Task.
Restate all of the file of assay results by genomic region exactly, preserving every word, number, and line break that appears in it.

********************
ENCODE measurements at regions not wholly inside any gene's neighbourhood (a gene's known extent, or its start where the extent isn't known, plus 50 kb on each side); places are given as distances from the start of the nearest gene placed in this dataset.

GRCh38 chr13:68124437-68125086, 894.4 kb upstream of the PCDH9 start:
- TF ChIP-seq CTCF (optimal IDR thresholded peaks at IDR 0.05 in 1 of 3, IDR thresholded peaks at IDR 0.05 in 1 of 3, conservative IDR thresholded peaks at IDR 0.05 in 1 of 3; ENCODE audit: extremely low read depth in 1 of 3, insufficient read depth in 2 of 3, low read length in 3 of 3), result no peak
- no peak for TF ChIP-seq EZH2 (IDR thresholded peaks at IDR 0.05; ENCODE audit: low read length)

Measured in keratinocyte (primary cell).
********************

ENCODE measurements at regions not wholly inside any gene's neighbourhood (a gene's known extent, or its start where the extent isn't known, plus 50 kb on each side); places are given as distances from the start of the nearest gene placed in this dataset.

GRCh38 chr13:68124437-68125086, 894.4 kb upstream of the PCDH9 start:
- TF ChIP-seq CTCF (optimal IDR thresholded peaks at IDR 0.05 in 1 of 3, IDR thresholded peaks at IDR 0.05 in 1 of 3, conservative IDR thresholded peaks at IDR 0.05 in 1 of 3; ENCODE audit: extremely low read depth in 1 of 3, insufficient read depth in 2 of 3, low read length in 3 of 3), result no peak
- no peak for TF ChIP-seq EZH2 (IDR thresholded peaks at IDR 0.05; ENCODE audit: low read length)

Measured in keratinocyte (primary cell).